What are Your Summer Plans?

My son is out of school, and it’s time for summer fun. Well, sort of. Unfortunately, we are dealing with a bit of difficulty on the family front with a declining elderly relative. Our summer has begun by heading up to my parents’ house to help out. But that’s not a bad thing. My son could use a little knowledge of the importance of service to others, and a crash course in the fact that sometimes we sacrifice for others. It’s not always about having fun; sometimes it’s about fulfilling responsibility.

But we also have some fun things planned. We like to go camping and hiking, and my son also enjoys a few summer day camps. Part of the summer equation — especially when you have kids — is how much it will cost. You need to figure out how you can manage a good summer without breaking the bank. I won’t have to order checks online to finance my vacation!

Inexpensive Summer Activities

Since we like camping and hiking, we automatically have low-cost activities built in. Other outdoor activities, such as biking, picnicking and going to the park are all things that you can do rather inexpensively. However, you don’t have to get outside (although it’s a good time for it) to have a good summer.

I also like my son to keep up with self-improvement activities and academic pursuits. He has set reading time each day (do at the library once or twice a week for a change of pace), and there are also plenty of game sites that provide your kids with educational experiences. Math games, science web sites, and other learning sites can be worth checking into. Have your kids do something educational for 30 to 45 minutes before you let them do anything else with screen time.

Check with your city’s parks department as well. Many towns have programs for children that are low-cost or even free. My town has a “play time” where kids can come to the park, and there are different activities set up. It is a good volunteer experience for teenagers, and city employees oversee the event. Many towns also have free concerts, plays, and arts and crafts. Even if it’s not free, you can usually find something to do for under $10.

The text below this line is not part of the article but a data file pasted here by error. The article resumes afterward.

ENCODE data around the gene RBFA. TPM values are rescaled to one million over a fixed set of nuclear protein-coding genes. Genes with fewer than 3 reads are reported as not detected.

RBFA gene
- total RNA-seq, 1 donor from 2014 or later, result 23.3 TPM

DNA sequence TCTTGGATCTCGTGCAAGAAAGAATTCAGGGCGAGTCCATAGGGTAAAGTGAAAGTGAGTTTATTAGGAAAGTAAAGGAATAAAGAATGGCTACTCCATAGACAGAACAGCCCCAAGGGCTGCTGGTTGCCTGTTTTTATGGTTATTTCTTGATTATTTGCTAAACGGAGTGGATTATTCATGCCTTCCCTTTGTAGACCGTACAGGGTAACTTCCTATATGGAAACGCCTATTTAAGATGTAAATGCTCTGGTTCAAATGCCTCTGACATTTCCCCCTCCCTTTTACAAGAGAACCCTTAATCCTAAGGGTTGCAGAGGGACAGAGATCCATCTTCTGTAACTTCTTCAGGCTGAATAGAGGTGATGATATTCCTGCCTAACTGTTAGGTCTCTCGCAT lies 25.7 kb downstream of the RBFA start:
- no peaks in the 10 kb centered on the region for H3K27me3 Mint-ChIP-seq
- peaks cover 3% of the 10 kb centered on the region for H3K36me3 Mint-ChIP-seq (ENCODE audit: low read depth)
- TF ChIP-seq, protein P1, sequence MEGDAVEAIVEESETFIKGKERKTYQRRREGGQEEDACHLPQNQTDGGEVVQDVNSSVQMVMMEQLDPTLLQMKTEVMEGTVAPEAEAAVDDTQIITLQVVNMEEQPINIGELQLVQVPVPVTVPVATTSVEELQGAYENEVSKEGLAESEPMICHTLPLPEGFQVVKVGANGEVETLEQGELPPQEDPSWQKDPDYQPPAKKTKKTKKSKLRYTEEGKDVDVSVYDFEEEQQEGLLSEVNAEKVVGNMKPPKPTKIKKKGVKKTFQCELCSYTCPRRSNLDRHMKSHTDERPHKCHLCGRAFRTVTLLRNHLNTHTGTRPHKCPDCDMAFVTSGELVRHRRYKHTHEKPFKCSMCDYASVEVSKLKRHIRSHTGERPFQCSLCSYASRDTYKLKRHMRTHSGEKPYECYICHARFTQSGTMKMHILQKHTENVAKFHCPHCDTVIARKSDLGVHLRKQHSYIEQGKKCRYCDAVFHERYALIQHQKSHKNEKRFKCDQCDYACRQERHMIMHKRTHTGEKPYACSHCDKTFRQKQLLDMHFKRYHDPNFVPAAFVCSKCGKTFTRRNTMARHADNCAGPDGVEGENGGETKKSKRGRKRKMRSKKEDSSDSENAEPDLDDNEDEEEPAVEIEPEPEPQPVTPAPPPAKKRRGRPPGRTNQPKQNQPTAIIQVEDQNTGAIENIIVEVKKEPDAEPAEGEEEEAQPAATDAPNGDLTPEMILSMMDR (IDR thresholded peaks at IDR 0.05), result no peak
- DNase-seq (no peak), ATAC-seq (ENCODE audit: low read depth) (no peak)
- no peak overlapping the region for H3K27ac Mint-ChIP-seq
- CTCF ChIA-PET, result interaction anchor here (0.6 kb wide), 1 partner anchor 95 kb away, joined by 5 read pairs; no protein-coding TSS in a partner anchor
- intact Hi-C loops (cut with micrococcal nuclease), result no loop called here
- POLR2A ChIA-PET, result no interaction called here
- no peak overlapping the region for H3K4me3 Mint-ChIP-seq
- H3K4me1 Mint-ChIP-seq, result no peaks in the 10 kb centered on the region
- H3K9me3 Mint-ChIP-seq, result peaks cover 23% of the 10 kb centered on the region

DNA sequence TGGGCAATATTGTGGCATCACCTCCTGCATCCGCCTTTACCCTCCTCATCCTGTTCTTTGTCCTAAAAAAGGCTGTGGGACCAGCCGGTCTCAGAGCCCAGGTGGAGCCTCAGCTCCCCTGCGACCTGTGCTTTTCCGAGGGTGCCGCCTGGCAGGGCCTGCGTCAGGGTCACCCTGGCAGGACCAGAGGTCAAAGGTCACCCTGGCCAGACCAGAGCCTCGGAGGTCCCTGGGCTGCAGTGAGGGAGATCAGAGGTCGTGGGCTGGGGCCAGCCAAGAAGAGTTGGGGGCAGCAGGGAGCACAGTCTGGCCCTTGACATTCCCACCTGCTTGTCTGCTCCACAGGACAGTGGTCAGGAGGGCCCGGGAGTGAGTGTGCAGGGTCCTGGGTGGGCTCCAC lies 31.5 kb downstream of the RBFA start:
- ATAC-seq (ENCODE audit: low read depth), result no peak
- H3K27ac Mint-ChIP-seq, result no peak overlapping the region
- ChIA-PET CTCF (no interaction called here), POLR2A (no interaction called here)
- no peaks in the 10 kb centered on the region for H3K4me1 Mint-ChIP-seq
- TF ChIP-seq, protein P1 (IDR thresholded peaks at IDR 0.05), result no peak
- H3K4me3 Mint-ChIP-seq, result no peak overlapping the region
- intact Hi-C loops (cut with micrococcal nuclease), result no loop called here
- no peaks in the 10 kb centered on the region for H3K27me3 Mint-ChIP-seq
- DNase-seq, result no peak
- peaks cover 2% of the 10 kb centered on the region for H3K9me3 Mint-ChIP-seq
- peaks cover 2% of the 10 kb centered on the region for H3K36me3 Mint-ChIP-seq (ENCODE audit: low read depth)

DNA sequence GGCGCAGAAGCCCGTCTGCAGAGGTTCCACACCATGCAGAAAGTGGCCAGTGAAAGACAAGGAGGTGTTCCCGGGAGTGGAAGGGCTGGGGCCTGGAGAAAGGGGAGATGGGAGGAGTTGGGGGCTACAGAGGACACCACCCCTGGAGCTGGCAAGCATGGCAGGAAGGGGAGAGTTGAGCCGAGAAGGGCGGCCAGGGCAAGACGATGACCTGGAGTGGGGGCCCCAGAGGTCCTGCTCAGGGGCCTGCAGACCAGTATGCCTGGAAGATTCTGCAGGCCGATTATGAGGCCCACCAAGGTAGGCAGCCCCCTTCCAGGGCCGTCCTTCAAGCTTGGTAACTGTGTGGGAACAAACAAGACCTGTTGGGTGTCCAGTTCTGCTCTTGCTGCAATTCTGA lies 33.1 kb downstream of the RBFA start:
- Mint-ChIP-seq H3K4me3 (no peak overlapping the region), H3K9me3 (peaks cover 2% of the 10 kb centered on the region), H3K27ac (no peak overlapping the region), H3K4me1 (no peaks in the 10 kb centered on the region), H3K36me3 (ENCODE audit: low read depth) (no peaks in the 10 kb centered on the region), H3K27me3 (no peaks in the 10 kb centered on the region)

Don’t forget about special matinee movies. Find the low-cost theater in your town, and see if they have a summer movie program. You can usually get inexpensive concessions as well. You might be surprised at what’s available if you look around a little bit to see what’s available.

Other Options

Of course, sometimes, if you have the means, it’s worth it to send your kids to camps. My son will be heading off to tennis camp for one week, and then a multi-sports camp at the local sports and racquet club. These are a little pricier, but they are quality experiences, and they tend to break up the summer a bit. He’s also got 4-H and Scouts to provide activities for him.

We also keep up with the music lessons. This is great, because it gives him something to do once a week (the lesson) and also something to do each day, since practice is required before jumping in and having fun. And don’t forget to get your kids involved around the house. Give your kids chores to do inside and outside the house. Growing up, we helped weed the garden and perform other care-related activities. A little responsibility can help keep your children busy, and teach them valuable skills.

What are your plans for the summer?

About the Author

Miranda writes about financial topics for several web sites. Her blog is Planting Money Seeds, and her book, Confessions of a Professional Blogger, is available on Amazon.